The United States government began looking into fraudulent naturalization cases over 10 years ago, and in 2016, found that 315,000 fingerprint records had not been uploaded to a Department of Homeland Security database. This database is used to verify immigrants’ identities when they enter the country. The findings indicated that at least 800 immigrants that were ordered to deport did not leave the country and eventually became U.S. citizens under a different name.
As a result, the U.S. government will soon open a division to identify Americans who are suspected of cheating to get their citizenship. Once identified, through a legal process called denaturalization, the government will remove citizenship from these individuals. Those who have had their citizenship revoked will be expected to leave the country immediately.
However, the government crackdown on these citizens should not cause unrest for those who might be in the U.S. under a different legal name or those concerned that they may have made errors during the naturalization process.
U.S. Naturalization Process
Naturalization is the legal process by which a non-citizen can acquire citizenship of that country. In the U.S., citizenship will allow an immigrant the right to vote, serve on a jury, run for elected office, and obtain security clearance. In order to apply for citizenship in the United States, an applicant must first be qualified.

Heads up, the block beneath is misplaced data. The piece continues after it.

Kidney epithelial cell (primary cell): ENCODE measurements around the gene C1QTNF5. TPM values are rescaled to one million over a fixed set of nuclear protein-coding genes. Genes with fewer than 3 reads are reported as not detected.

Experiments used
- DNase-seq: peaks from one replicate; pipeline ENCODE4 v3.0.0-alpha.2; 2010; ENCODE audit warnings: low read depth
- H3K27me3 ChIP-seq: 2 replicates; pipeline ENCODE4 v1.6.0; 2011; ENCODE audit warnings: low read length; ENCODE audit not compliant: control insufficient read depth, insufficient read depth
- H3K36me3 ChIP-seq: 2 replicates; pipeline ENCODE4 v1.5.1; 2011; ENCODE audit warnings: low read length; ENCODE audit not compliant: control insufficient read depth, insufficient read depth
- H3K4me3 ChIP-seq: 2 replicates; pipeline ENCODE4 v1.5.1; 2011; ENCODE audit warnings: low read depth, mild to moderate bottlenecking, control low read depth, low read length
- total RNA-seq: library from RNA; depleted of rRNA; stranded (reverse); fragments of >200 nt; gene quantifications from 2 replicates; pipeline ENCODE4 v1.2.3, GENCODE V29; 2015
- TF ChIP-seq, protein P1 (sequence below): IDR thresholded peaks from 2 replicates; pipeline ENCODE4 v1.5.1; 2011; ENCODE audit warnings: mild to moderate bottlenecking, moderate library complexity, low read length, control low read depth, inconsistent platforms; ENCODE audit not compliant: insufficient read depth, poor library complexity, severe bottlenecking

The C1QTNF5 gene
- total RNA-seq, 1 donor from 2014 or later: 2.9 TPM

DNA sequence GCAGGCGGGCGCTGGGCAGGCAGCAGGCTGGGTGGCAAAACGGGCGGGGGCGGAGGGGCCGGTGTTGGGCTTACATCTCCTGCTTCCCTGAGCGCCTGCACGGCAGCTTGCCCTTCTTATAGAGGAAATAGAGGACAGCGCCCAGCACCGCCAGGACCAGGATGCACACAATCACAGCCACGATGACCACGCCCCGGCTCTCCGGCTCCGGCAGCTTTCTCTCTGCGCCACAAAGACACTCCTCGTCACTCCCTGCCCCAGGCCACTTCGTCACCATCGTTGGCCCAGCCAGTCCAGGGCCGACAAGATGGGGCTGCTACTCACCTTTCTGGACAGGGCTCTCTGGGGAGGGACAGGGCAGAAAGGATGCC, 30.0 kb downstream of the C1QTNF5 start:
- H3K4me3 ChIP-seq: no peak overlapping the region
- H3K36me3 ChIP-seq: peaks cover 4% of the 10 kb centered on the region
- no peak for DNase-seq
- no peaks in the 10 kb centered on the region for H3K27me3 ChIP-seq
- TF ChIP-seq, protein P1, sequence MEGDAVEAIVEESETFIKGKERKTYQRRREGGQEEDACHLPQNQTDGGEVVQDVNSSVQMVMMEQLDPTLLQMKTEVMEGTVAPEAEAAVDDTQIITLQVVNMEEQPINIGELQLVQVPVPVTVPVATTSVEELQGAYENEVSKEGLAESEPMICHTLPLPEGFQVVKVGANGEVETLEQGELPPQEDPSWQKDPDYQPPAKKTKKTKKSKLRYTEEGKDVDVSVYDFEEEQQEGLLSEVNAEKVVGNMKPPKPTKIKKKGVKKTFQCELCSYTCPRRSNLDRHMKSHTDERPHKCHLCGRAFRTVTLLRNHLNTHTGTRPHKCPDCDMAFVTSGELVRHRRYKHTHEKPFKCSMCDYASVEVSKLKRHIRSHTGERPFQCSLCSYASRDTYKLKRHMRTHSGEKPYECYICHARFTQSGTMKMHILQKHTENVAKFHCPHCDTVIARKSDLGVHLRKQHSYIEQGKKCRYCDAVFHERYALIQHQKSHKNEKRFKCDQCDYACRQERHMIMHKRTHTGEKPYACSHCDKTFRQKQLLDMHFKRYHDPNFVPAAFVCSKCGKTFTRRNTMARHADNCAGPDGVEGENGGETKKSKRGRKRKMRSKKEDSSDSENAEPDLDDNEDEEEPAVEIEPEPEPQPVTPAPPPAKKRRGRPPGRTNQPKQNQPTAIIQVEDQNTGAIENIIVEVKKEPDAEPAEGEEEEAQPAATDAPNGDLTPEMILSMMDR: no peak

The U.S. Citizenship and Immigration Services (USCIS) states that applicants for naturalization must be:
- A minimum of eighteen years old
- A permanent resident of the United States
- Resident of the United States for at least five years at the time of application
- Of good moral character
Although not everyone will be required to go through the entire naturalization process to obtain citizenship, once qualified, an application must be completed. This is followed by fingerprinting and an interview. Once approved, citizenship candidates are then eligible to take the U.S. Citizenship Test.
Denaturalization, also called revocation of naturalization, occurs in federal court. Although very rare, denaturalization is the process of removing U.S. citizenship from a person who was not born in the U.S. Former citizens who have been found in violation of their citizenship status must leave the country and are subject to immediate deportation. Children granted citizenship based on their parent’s status may also lose their citizenship after that parent has been denaturalized.
It is not easy for the government to strip an individual of their rights to citizenship, and USCIS makes it very clear that to do so, there must be strong evidence proving that the individual was never eligible for naturalization in the first place or knowingly committed fraud through the application process.
Philadelphia Immigration Lawyers at Surin & Griffin, P.C. Protect the Rights of Those Seeking Citizenship
If you are thinking about immigration naturalization in Philadelphia, or concerned about the possibility of denaturalization, contact an experienced immigration attorney to answer your questions. The Philadelphia immigration lawyers at Surin & Griffin, P.C. are ready to help. Call today at 215-925-4435 or contact us online to arrange your initial consultation with a dedicated and knowledgeable Philadelphia immigration lawyer in our Center City Philadelphia offices.